Staying with the theme of a night out, you’ll not be in Japan long before Tokyo’s Roppongi district enters the conversation. Chances are, if you’re still of the age where you want to go out and party, a night out here will be on your list of things to do in Japan. At night Roppongi morphs into a modern day wild-west of debauchery. The bars, clubs and strips joints cater to an international mob of expats, high rolling bankers, budget backpackers, itinerant teachers, and locals. It's here that your odds are highest for hooking up. Fellas though, be warned. There are plenty of booby traps (no pun intended). One of Roppongi's most misleading hands is dealt by an energetic crew of touts working for the local bars. The area's rich picking of hormonal Western lads looking for a night of wanton debauchery in the Far East gives them plenty of opportunity to drum up some business. The bar's full of hot girls tonight!. Guaranteed you'll be leaving with two Japanese ladies tonight!. It's all lies. More likely is that the bar will be empty save for a female 'plant' who'll get you thoroughly drunk (on your dollar) and leave you waiting for the first train home with a bad hangover, very few memories and even less money (if any at all)!
Roppongi is an epic night out, just use some savvy and follow the crowds.
Err, I was joking, actually (but not about the above)!
Sarcasm, irony, dry wit. These are all comedy mainstays for many of us. Over here though, they are likely to fall on deaf ears. In fact, your ironic boasts and pithy witticisms may well be taken literally, and trying to explain them away could be even more awkward. A boring case in point; not long after arriving here and knowing only a few words of Japanese, I took part in a meeting conducted entirely in the language. Coming out, Japanese colleagues asked me if it went OK. Yeah, it was great! I understood everything!. Instead of knowing giggles, I was adorned with praise for having learned Japanese so quickly. But hang on! Perhaps they were being sarcastic themselves?! Either way, save the sarcasm until people know you better.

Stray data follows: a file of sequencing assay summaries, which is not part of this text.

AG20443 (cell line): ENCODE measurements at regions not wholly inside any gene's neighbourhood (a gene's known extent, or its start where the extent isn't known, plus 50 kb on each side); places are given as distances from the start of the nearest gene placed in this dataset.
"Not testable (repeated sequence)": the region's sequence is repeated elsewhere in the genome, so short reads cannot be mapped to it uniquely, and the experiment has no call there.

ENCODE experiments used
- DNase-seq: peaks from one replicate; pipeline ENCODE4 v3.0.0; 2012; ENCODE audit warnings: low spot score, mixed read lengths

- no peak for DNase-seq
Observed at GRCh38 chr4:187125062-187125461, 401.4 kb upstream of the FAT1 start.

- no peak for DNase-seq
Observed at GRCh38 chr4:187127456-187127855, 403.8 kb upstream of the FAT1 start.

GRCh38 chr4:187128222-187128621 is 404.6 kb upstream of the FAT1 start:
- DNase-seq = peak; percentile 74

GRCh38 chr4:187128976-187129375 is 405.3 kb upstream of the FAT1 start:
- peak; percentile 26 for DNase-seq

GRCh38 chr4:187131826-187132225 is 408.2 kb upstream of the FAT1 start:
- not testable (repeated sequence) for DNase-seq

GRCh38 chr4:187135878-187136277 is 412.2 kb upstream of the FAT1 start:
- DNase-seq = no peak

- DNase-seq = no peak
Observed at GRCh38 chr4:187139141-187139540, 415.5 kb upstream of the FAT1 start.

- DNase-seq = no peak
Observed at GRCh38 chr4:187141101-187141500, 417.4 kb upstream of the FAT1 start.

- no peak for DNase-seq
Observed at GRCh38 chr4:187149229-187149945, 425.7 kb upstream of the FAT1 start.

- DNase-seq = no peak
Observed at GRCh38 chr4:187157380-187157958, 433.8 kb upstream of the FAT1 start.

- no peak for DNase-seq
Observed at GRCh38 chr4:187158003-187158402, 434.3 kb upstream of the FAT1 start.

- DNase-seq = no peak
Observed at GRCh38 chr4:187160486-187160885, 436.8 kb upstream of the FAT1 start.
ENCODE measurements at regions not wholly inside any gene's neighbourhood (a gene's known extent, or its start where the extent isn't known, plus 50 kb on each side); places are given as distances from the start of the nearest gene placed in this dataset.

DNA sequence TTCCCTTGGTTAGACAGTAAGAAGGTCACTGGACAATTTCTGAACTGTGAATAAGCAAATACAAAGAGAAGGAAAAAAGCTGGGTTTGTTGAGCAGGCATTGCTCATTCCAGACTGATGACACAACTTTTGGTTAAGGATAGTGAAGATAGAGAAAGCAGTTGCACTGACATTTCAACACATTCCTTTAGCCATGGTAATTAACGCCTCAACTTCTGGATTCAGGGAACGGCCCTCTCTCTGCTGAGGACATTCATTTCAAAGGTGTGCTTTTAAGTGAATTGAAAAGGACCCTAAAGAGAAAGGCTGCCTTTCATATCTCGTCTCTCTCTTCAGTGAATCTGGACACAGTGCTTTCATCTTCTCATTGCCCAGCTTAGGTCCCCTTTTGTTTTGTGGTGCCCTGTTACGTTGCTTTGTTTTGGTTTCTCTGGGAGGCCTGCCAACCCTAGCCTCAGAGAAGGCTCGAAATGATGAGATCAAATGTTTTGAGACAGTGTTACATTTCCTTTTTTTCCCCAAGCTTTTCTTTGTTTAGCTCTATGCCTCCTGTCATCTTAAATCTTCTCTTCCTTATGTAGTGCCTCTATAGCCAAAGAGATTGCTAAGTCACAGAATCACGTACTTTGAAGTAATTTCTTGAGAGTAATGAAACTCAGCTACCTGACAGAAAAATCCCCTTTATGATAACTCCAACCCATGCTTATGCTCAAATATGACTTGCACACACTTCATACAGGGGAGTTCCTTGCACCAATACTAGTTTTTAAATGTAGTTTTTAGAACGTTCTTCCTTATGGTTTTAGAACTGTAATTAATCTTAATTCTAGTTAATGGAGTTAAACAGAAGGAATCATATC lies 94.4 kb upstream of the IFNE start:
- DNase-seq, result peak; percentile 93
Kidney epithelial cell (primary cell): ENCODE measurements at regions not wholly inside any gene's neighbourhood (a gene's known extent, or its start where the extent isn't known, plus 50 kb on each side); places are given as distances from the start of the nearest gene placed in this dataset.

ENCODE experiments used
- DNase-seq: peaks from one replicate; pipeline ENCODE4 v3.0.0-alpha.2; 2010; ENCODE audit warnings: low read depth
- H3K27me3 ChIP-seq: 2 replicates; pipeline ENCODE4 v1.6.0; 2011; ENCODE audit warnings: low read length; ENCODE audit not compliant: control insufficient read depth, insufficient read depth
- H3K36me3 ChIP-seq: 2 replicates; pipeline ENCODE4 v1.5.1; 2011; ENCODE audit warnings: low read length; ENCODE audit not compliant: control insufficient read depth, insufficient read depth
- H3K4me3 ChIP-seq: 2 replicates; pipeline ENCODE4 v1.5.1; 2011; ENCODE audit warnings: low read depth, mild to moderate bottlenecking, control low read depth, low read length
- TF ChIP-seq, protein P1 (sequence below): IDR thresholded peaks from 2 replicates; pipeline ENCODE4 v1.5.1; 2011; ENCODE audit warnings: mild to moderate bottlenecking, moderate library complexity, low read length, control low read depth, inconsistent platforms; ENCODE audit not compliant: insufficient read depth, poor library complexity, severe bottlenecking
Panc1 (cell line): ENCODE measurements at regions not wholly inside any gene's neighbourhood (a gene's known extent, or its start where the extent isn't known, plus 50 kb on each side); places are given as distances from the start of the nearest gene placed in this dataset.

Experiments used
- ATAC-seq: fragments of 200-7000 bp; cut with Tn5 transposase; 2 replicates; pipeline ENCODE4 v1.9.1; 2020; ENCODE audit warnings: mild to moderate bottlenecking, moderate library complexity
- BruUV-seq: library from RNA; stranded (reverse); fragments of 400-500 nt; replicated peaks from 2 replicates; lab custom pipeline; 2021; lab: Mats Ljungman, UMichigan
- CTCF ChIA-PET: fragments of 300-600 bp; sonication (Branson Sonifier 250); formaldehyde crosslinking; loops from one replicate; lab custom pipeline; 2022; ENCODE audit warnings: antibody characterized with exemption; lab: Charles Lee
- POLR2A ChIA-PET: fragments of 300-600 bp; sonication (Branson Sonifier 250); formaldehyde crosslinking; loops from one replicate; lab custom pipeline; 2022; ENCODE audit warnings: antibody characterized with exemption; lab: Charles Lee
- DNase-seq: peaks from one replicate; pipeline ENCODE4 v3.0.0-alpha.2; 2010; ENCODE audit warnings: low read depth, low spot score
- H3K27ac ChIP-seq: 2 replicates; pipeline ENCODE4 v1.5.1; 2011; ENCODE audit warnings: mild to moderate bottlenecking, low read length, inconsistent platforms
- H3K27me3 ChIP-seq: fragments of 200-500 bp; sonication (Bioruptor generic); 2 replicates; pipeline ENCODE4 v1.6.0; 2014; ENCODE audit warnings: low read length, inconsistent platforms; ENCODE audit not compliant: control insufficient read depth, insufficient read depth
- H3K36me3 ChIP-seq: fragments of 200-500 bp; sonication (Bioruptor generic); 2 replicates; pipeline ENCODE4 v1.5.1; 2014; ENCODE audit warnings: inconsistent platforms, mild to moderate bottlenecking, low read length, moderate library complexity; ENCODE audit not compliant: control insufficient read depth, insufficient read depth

Don’t Touch Me!
You’re new to the country. You’re going to meet, and be introduced to, a lot of new people. Now, I don’t know the traditional way to greet in your native land, be it nose rubbing, multiple cheek kisses, passionate hugs, or hip-hop inspired hand grabs. However, chances are, that kind of physical contact will likely freak people out over here. There’s a show on TV in Japan, where the production crew reunite little kids with a father they haven’t seen for years due to an overseas work post. Depending on where you’re from, you’ll be surprised by the gaping lack of hugs and kisses displayed upon reunification. They simply don’t do physical contact (although the presence of TV crew probably causes some restraint!).
Initially at least, go no further than a handshake.
And so it is to the classic cultural taboos. We’ll be brief as plenty of information is available. Instead we’ll categorize them according to probable reaction from the locals.
Likely to go unchecked but may draw stares, frowns or tuts!
- Eating whilst walking.
- Crossing roads on a red light (although this may draw the attention of police if they’re around).
- Opening/closing taxi doors (they’re automatic).
- Black tie/white shirt combo for a wedding (it’s for funerals).
- Blowing one’s nose into a handkerchief (tissues only, people)
- Not wearing a surgical mask when you visibly/audibly have a cold.
- Standing on the wrong side of an escalator.
- Being louder than everyone else on the trains.
Runs the risk of a physical/verbal intervention.
- Pouring drinks for yourself at a party/dinner (let others do it for you).
- Taking a sip of your first drink at a party/dinner before any ‘opening remarks’.
- Leaving chopsticks upright in food (it’s something only done at funerals).
- Passing food from chopstick to chopstick (again funerals only, although quite why you’d need/want to do this in everyday life is unknown to this writer).
Pretty much guaranteed some kind of intervention.
- Entering someone’s house without removing your shoes.
- Swimwear in a hot spring.
- Using soap in a communal bath (if anyone is around to see. Use the shower before hand.).